Thursday, May 19, 2011
I'm sitting in the Social Security office right now (it's been almost an hour), waiting to change my identity with the US Government. The whole drive down here, I was practically in tears, mourning the loss of my maiden name. Ultimately I'm not feminist enough to keep my maiden name, and not traditional enough to do away with my maiden name altogether and unceremoniously replace it with Mr. Goodlaff's surname. Though I was really leaning towards hyphenating, I decided to err on the side of laziness--a sixteen letter last name is really a little ridiculous, and I knew at some point, I'd get sick of signing it. Instead, I've added my last name to my middle name, and am taking Mr. Goodlaff's name as my new surname; henceforth, I shall be known as Elizabeth Middle Maiden Goodlaff. It's both a nod to the past and an acceptance of my new role as Mrs. Mister Goodlaff (=P).
It was a long road to that decision, but who would have known that when the time came to change it, I would get so damn sentimental?
So today I'm a little sad about losing my cool signature and the name that I've known for 27 years, but I'm trying to remind myself of what I've gained and what this change represents: Mr. Goodlaff and I are a family now, and in changing my name, I am committing to that.
I am having a hard time explaining to Mr. Goodlaff why I find this change so difficult. He's baffled by my mixed emotions, and probably a little hurt by the fact that I'm not wholly embracing the change. He's tried to comfort me by saying that I can legally change it back if I want to, which is very sweet, but that's not an option and not really the point. I consciously chose to do this, but that doesn't make it any less difficult. I can't help but feel that by changing my name, I'm losing a part of myself, which is silly, because all I am doing is adding a new name on to the end of what I already have. I'm not becoming any more or less of a person by this process. Still, it's a big adjustment.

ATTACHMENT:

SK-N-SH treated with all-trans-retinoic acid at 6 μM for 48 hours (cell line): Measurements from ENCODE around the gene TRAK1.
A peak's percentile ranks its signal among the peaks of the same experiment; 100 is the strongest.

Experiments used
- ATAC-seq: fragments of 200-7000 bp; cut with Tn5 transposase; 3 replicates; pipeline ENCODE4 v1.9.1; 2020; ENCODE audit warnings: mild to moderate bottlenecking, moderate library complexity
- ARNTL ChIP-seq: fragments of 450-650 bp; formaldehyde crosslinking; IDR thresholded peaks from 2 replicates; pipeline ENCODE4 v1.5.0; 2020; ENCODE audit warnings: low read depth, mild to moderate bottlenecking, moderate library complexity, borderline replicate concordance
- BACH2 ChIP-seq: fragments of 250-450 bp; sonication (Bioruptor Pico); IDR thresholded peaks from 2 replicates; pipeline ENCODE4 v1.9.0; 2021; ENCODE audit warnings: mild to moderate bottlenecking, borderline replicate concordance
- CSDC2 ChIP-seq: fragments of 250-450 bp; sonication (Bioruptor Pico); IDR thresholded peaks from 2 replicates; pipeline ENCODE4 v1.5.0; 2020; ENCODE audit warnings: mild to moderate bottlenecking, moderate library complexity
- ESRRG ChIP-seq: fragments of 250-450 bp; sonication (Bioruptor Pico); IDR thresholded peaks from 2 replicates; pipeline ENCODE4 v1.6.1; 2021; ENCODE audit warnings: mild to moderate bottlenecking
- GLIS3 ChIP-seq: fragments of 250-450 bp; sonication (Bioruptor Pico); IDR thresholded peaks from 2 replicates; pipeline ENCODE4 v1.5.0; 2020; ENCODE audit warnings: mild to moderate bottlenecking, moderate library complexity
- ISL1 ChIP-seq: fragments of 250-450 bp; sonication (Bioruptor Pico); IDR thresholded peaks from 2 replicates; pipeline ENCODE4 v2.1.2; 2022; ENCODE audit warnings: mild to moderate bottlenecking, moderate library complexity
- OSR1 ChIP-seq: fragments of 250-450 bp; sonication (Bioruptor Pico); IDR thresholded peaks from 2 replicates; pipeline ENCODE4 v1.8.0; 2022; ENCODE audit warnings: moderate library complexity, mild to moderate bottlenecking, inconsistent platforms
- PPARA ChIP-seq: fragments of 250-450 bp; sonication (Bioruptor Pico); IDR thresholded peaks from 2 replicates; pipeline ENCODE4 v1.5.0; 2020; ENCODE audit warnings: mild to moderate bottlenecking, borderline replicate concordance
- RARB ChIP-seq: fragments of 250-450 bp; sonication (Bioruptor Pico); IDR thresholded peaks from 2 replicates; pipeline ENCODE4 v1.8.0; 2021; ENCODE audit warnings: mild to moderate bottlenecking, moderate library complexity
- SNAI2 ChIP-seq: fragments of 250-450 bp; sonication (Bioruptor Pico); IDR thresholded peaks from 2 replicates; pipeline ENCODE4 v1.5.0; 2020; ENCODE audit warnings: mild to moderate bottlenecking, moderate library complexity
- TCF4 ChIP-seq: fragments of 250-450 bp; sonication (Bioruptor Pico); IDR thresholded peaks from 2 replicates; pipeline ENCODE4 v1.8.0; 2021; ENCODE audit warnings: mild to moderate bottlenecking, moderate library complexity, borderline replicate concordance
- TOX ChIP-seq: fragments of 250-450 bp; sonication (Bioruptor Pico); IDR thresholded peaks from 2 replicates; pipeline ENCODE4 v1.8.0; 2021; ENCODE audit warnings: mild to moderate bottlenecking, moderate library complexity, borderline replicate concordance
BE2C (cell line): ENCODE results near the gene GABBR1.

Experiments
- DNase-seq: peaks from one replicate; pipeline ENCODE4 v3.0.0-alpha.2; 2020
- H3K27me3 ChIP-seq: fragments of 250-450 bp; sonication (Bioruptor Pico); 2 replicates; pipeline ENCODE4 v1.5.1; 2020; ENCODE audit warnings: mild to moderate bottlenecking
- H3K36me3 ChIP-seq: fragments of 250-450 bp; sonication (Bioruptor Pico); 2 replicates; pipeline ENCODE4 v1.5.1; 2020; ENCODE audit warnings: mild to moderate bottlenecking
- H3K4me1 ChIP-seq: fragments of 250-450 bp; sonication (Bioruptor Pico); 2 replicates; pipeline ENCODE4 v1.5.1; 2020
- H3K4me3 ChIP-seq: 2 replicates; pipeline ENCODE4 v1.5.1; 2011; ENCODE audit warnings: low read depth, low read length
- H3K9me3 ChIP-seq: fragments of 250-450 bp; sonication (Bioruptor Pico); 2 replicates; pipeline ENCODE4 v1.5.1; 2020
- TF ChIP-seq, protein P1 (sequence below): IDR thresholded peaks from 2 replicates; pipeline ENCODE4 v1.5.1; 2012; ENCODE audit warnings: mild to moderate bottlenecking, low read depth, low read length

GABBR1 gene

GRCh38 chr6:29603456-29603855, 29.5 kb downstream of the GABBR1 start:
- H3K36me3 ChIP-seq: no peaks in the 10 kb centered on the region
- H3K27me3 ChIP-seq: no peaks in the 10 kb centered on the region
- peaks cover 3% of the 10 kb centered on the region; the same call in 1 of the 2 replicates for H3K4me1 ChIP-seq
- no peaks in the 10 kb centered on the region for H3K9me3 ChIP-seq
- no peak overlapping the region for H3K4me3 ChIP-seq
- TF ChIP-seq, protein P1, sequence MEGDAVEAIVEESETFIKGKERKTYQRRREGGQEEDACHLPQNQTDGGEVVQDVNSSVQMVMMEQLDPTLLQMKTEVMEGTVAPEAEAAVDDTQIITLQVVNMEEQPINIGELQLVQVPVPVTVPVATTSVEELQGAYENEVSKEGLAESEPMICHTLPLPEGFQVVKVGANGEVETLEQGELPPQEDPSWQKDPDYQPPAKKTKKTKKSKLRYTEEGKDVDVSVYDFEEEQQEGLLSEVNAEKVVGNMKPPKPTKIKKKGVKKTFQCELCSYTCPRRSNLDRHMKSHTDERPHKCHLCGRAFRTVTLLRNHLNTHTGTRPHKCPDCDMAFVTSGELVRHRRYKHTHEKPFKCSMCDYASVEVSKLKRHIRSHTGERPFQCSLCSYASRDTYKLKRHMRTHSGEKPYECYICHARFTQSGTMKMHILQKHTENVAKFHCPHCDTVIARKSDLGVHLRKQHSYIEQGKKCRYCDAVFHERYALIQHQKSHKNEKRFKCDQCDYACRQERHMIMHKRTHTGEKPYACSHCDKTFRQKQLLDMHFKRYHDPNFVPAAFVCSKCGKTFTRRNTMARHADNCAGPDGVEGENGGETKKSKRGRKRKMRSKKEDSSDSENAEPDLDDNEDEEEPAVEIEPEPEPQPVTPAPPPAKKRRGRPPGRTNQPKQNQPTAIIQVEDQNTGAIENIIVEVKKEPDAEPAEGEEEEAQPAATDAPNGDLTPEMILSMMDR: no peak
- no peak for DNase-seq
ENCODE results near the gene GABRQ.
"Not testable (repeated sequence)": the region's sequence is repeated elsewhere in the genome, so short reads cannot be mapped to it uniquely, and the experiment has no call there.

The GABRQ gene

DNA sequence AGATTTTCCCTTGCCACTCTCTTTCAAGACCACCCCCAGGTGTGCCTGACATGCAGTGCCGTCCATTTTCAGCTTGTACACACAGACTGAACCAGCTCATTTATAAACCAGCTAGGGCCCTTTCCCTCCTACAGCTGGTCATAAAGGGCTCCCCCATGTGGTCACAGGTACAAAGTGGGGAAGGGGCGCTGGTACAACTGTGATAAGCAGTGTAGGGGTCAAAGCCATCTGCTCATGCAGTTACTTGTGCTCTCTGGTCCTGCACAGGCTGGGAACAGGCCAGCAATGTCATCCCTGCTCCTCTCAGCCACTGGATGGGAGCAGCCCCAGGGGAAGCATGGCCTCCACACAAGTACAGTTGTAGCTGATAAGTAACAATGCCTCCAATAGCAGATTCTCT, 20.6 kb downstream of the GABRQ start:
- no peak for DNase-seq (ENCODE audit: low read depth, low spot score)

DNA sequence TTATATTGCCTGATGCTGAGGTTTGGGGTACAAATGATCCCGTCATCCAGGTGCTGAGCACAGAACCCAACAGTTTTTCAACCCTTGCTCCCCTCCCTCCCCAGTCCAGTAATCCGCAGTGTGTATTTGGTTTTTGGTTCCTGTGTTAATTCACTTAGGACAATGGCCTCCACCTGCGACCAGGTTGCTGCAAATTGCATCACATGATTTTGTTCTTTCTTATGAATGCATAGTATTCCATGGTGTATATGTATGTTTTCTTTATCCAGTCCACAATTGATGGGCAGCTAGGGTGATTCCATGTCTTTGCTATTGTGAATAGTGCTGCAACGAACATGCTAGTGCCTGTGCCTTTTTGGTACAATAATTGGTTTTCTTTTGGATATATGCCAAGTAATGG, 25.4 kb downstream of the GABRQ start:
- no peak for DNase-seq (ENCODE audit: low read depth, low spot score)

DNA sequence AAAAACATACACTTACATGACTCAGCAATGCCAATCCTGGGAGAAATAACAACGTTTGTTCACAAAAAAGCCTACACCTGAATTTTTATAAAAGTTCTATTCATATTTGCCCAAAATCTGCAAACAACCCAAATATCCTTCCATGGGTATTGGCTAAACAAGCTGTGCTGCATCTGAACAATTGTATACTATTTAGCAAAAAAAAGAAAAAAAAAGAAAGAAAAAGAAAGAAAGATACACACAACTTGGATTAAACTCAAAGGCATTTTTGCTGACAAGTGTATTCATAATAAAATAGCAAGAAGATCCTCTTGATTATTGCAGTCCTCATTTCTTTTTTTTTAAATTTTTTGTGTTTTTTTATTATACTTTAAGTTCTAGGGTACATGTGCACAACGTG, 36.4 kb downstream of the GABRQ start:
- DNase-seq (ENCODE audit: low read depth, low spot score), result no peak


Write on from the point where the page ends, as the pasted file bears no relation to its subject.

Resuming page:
5/18/2011 DMV today. I waited for over a half an hour before my number was finally called. My ID is officially changed. My picture will no longer be my sixteen year-old self (yay), and I am lying less about my weight on my new license than my old one (meh). It's the first time I've signed my new name, which I spent a few minutes practicing this morning so I didn't look like a complete fool with a crappy signature.
On a positive note, changing my name with DMV didn't make me sad, but I was jittery and nervous. This seemed like a bigger step than changing my name with Social Security, and though the "edge" is off, it still seems strange to be going through this process. It's going to take some getting used to.
After I get my license, it will be time for a new passport, new credit cards, and all kinds of name changing. It's going to be a slow process and a rough transition, but I'm slowly starting to feel better about it.
Did you have (or do you think you may have) problems accepting your name change?